There’s nothing more devastating than the loss of a child. For far too many children, the rare genetic disease called severe combined immunodeficiency syndrome, or SCID, has been a death sentence – often within the first two years of life.

Until now, when some hope has been found via the amazing doctors at St. Jude’s, and the cure that came from a most unexpected place.

“The children are cured,” said Ewelina Mamcarz, one of the doctors who led the study at St. Jude Children’s Research Hospital. “They came to us as little infants, some of them as young as 2 months, with severe infections. Now they are home, living normal lives, attending daycare.”

While the babies won’t need monthly injections, it remains to be seen if the cure is truly permanent.

Omarion Jordan, who turns 1 later this month, One of the babies who was treated by the gene therapy in December is Omarion Jordan. The one-year-old was injected with a virus that delivered a gene he lacked, which was causing severe combined immunodeficiency syndrome, or SCID.

“For a long time we didn’t know what was wrong with him. He just kept getting these infections.” Omarion’s mom, Kristin Simpson said it “was just heartbreaking … I didn’t know what was going to happen to him.”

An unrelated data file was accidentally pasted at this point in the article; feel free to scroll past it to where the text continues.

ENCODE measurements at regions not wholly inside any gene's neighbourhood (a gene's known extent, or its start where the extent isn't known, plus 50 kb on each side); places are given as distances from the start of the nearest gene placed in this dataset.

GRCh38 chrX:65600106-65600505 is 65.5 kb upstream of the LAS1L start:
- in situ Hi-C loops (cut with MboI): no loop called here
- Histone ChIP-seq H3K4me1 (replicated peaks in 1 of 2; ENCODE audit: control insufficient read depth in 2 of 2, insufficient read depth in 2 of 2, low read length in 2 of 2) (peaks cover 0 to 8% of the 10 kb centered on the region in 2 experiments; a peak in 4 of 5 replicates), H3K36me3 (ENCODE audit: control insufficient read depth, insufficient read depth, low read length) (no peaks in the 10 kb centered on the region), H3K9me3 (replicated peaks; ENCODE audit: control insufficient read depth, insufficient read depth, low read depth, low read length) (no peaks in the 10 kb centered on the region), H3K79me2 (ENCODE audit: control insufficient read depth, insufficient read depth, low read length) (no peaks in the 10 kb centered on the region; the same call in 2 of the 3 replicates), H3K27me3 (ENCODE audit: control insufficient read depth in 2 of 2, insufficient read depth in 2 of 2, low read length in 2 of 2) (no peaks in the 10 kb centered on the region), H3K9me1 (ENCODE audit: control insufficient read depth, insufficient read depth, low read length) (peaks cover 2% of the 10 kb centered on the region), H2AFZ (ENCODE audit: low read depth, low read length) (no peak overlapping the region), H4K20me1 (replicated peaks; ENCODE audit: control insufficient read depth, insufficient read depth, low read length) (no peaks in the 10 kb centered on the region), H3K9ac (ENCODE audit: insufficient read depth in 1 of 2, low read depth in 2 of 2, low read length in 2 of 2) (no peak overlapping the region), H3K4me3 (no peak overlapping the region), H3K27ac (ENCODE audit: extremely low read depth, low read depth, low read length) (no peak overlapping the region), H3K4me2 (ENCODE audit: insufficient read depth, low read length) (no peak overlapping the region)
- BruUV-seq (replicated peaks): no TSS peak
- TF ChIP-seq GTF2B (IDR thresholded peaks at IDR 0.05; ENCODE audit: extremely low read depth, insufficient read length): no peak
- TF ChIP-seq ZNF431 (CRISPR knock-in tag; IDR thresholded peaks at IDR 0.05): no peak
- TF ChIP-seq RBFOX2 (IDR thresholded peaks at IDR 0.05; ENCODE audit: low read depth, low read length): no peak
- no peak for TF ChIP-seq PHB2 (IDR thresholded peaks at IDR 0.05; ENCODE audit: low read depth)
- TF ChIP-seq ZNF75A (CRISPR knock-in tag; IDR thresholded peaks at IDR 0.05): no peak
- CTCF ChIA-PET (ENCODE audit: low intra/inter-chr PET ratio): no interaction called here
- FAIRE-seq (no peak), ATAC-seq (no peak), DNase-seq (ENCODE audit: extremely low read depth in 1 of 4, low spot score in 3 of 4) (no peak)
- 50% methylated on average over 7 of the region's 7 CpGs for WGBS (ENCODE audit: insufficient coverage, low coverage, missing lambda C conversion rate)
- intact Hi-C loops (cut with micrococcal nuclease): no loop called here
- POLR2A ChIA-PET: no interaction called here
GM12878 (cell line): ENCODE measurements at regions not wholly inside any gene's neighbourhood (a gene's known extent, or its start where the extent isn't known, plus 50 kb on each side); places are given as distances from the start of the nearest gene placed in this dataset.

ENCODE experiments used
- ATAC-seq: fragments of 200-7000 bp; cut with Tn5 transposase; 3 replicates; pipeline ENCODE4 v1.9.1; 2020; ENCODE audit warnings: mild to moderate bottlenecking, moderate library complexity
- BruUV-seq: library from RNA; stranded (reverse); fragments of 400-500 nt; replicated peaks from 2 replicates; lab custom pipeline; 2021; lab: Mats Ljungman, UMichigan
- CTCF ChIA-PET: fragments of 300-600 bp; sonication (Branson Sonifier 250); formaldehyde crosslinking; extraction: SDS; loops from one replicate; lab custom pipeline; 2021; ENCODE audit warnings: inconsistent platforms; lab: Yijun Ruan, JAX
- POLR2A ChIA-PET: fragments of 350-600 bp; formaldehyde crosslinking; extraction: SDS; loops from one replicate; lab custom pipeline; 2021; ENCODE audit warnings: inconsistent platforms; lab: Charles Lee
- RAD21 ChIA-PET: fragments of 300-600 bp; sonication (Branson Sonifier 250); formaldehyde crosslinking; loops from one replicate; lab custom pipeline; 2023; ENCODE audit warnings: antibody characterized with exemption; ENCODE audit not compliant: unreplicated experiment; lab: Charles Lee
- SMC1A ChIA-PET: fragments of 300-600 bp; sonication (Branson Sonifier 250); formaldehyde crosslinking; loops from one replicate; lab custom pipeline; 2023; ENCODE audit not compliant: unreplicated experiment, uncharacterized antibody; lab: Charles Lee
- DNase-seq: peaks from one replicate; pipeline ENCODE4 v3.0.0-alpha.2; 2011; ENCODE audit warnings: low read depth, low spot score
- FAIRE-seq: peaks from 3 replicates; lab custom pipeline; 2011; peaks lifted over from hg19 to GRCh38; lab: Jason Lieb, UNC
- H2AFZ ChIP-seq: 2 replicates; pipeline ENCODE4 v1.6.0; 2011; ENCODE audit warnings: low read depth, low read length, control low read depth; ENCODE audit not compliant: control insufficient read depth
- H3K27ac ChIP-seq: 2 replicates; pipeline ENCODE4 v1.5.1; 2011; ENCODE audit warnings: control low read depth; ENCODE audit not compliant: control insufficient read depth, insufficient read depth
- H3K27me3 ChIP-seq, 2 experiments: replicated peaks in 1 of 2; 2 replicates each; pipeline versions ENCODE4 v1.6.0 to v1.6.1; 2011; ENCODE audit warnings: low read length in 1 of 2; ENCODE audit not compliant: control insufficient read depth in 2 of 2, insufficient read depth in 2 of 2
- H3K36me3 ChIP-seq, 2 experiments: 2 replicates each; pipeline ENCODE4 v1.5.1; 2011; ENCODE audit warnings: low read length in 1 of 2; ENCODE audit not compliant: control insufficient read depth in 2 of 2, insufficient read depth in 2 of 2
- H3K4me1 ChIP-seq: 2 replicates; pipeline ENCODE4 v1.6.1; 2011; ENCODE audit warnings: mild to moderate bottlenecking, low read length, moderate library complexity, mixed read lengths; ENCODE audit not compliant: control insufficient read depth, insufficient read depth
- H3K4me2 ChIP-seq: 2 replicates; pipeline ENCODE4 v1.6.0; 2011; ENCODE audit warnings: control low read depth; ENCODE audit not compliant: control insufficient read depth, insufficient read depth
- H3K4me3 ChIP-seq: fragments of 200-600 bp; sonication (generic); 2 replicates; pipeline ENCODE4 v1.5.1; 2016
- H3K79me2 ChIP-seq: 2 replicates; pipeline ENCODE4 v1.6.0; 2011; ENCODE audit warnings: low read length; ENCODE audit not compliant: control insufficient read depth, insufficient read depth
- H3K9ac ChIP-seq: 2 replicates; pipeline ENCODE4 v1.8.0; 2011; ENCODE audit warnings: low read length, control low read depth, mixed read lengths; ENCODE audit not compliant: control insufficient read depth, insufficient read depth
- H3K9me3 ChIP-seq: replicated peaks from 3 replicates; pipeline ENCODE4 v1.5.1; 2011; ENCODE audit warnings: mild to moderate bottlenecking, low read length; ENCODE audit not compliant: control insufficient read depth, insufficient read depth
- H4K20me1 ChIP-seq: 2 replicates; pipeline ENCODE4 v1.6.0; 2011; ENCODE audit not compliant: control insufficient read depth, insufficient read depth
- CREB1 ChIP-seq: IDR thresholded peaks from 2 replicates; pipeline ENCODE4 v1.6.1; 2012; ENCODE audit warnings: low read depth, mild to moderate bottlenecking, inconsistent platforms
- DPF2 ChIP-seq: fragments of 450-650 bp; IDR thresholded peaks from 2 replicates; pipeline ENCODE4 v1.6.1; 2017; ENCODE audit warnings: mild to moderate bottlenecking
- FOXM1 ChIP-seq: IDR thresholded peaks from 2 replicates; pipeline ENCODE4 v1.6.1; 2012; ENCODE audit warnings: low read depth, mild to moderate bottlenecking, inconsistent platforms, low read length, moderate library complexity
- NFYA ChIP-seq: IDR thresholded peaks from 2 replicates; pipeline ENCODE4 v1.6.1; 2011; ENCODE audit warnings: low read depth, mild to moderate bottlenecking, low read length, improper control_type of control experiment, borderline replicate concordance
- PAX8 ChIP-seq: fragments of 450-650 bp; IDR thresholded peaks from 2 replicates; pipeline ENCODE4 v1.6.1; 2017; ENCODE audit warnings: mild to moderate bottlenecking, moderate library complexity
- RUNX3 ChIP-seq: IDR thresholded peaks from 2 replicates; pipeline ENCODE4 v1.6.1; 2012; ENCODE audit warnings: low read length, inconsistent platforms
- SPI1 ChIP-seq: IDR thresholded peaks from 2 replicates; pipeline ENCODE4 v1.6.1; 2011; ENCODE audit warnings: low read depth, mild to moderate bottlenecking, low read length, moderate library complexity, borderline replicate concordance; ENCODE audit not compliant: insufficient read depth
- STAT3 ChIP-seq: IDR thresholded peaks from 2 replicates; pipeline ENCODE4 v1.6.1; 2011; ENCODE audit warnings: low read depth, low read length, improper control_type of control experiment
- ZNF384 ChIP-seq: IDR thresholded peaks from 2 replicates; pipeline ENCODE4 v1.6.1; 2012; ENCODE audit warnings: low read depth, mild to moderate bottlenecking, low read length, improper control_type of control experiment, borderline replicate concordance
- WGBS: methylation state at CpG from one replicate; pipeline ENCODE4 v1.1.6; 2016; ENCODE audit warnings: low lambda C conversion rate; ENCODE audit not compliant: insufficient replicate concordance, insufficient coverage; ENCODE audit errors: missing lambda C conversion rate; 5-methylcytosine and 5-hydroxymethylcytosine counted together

As a result of his gene therapy, Omarion has a normal immune system now. “He’s like a normal, healthy baby,” said Simpson. “I think it’s amazing.”

The results of the study on the treatment — which was pioneered by the late Dr. Brian Sorrentino — were recently published in the New England Journal of Medicine.

Remembering her colleague, Dr. Mamcarz told NBC News: “This trial is his life’s work.”

SCID prevents bone marrow from making functional blood cells, which make up the immune system. The syndrome is seen in roughly 1 in 200,000 newborns, almost exclusively male. Left untreated, SCID is usually fatal within the first few years of life. Without a functional immune system, loss of life can be caused by something as common as cold.

The syndrome first became known as “bubble boy” disease in the 1970s, when a boy afflicted with SCID lived 12 years in a protective plastic bubble to shield him from the world. He then got a bone marrow transplant, which can cure the disease if successful, but is very risky. Unfortunately, the first “bubble boy” lost his life.

When the doctors decided to try gene therapy, it was risky too. Past attempts led to children developing leukemia later, if they survived. This time, however, normal levels of healthy immune system cells developed in eight baby boys.

“So far it really looks good,” said Dr. Anthony Fauci, head of the National Institute of Allergy and Infectious Diseases, which assisted with the development of the gene treatment.

As research and trials continues on this cure, and as the former “bubble boys” continue to be monitored for any further health issues, doctors hope its concept can eventually spread to more common diseases, like sickle cell disease.

Here’s hoping for more (not so) little miracles thanks to the hard work and ingenuity of the medical community.